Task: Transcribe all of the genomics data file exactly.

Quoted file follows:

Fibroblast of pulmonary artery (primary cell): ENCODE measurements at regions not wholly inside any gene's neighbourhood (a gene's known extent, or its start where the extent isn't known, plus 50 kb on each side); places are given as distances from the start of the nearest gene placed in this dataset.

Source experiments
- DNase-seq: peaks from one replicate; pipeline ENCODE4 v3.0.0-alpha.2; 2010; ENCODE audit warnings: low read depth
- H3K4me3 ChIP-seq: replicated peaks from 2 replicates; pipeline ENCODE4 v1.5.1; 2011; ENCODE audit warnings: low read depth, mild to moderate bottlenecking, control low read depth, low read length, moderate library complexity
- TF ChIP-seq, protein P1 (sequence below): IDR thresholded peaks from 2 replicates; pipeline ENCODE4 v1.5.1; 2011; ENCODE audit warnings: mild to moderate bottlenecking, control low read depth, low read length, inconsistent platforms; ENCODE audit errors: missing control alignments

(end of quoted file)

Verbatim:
Fibroblast of pulmonary artery (primary cell): ENCODE measurements at regions not wholly inside any gene's neighbourhood (a gene's known extent, or its start where the extent isn't known, plus 50 kb on each side); places are given as distances from the start of the nearest gene placed in this dataset.

Source experiments
- DNase-seq: peaks from one replicate; pipeline ENCODE4 v3.0.0-alpha.2; 2010; ENCODE audit warnings: low read depth
- H3K4me3 ChIP-seq: replicated peaks from 2 replicates; pipeline ENCODE4 v1.5.1; 2011; ENCODE audit warnings: low read depth, mild to moderate bottlenecking, control low read depth, low read length, moderate library complexity
- TF ChIP-seq, protein P1 (sequence below): IDR thresholded peaks from 2 replicates; pipeline ENCODE4 v1.5.1; 2011; ENCODE audit warnings: mild to moderate bottlenecking, control low read depth, low read length, inconsistent platforms; ENCODE audit errors: missing control alignments